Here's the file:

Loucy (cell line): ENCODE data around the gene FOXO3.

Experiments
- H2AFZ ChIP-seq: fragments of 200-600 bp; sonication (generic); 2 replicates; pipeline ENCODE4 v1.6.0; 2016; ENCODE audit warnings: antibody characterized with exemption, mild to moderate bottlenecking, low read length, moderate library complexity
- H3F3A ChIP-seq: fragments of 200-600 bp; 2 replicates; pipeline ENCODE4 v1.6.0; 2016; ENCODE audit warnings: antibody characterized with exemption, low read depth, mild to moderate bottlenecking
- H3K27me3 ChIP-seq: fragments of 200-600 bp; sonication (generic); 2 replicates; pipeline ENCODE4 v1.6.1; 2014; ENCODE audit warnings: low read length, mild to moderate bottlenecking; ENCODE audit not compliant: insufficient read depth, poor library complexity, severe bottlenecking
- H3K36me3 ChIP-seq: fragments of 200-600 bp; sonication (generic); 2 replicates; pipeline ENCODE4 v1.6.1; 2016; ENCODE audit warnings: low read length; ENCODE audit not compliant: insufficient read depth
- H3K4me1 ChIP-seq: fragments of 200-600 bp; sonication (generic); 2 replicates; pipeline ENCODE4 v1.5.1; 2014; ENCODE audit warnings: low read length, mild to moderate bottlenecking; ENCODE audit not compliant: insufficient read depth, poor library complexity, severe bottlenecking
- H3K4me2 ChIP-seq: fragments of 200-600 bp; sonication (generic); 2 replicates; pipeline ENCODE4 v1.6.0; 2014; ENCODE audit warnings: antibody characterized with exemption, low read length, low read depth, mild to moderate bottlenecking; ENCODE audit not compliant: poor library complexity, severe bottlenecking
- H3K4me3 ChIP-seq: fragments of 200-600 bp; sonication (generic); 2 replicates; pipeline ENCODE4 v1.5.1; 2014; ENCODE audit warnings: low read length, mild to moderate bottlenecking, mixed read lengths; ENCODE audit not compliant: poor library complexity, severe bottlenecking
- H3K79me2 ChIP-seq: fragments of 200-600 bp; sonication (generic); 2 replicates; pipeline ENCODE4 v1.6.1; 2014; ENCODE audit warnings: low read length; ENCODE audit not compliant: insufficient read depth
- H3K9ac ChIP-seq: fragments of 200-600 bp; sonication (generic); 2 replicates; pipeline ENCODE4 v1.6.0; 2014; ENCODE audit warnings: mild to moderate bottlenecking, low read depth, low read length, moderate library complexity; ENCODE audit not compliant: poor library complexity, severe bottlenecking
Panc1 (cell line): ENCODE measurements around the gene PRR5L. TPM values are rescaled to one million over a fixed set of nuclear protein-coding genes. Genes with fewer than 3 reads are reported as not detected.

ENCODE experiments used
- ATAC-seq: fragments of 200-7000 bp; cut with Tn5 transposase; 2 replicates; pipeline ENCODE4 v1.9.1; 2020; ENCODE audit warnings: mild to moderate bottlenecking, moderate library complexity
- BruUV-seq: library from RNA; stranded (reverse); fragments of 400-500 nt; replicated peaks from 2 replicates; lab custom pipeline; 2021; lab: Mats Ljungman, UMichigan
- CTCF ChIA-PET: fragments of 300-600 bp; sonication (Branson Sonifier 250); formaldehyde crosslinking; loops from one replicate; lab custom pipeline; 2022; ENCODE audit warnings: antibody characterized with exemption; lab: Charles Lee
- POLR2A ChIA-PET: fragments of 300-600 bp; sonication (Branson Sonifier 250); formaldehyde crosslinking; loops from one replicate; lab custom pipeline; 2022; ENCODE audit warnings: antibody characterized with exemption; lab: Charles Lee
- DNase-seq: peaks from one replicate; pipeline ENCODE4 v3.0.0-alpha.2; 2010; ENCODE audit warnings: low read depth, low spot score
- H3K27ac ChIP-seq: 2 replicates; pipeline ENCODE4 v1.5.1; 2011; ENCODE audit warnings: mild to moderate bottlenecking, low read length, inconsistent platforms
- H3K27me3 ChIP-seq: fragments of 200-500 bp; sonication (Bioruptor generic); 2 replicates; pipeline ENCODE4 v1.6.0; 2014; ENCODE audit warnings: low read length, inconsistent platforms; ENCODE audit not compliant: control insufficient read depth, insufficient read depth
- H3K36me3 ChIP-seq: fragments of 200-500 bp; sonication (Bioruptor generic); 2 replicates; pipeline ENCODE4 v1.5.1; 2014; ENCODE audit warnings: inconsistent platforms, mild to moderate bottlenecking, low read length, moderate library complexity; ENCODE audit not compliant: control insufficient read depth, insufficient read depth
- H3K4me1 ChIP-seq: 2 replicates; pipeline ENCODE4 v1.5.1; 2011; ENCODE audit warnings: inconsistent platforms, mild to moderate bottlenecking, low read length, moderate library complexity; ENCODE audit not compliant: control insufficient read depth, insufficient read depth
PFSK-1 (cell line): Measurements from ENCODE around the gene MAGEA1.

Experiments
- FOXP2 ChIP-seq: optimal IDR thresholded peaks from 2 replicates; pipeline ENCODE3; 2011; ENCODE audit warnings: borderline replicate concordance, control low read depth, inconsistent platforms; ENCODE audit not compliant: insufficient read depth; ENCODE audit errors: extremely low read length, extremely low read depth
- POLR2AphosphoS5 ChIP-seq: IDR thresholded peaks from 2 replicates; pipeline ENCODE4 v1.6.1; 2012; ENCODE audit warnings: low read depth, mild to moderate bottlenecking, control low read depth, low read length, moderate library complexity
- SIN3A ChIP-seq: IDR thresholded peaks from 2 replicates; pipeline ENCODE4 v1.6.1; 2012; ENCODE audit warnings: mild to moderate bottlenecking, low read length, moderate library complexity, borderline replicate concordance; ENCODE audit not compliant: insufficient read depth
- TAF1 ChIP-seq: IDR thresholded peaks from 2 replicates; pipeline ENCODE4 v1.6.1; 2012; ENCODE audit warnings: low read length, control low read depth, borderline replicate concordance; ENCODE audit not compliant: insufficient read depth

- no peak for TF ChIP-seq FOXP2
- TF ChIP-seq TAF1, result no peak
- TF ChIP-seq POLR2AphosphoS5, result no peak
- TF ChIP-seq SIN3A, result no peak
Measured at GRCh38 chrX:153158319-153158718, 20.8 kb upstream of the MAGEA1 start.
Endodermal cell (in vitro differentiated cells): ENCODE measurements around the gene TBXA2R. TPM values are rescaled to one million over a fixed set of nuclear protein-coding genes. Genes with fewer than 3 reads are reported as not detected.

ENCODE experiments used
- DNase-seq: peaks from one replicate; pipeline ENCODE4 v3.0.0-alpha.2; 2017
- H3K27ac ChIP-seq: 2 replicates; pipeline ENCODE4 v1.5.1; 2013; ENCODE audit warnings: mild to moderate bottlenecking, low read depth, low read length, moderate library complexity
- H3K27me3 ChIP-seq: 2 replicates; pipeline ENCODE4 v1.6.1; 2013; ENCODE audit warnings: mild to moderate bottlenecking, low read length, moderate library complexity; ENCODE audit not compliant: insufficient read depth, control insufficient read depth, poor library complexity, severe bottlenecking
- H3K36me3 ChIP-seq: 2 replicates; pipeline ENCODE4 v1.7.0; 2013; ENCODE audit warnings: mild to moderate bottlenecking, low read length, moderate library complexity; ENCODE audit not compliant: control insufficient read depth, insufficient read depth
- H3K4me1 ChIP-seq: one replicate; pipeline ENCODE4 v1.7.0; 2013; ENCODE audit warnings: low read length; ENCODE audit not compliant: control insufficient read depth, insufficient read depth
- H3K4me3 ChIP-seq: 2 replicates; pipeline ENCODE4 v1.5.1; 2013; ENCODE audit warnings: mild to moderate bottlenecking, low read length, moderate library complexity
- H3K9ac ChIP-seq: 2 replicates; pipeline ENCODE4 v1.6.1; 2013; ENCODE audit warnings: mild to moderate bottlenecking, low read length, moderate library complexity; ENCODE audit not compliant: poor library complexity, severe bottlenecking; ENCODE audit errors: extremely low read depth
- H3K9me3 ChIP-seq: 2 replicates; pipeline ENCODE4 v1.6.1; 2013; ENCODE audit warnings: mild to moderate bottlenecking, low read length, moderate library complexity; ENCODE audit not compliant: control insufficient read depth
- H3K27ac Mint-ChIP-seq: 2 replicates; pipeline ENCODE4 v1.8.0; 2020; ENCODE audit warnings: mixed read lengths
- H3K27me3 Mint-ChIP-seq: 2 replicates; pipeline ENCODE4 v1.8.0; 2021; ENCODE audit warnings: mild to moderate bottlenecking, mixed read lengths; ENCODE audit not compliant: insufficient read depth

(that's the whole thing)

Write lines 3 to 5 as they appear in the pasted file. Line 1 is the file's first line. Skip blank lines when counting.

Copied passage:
- H2AFZ ChIP-seq: fragments of 200-600 bp; sonication (generic); 2 replicates; pipeline ENCODE4 v1.6.0; 2016; ENCODE audit warnings: antibody characterized with exemption, mild to moderate bottlenecking, low read length, moderate library complexity
- H3F3A ChIP-seq: fragments of 200-600 bp; 2 replicates; pipeline ENCODE4 v1.6.0; 2016; ENCODE audit warnings: antibody characterized with exemption, low read depth, mild to moderate bottlenecking
- H3K27me3 ChIP-seq: fragments of 200-600 bp; sonication (generic); 2 replicates; pipeline ENCODE4 v1.6.1; 2014; ENCODE audit warnings: low read length, mild to moderate bottlenecking; ENCODE audit not compliant: insufficient read depth, poor library complexity, severe bottlenecking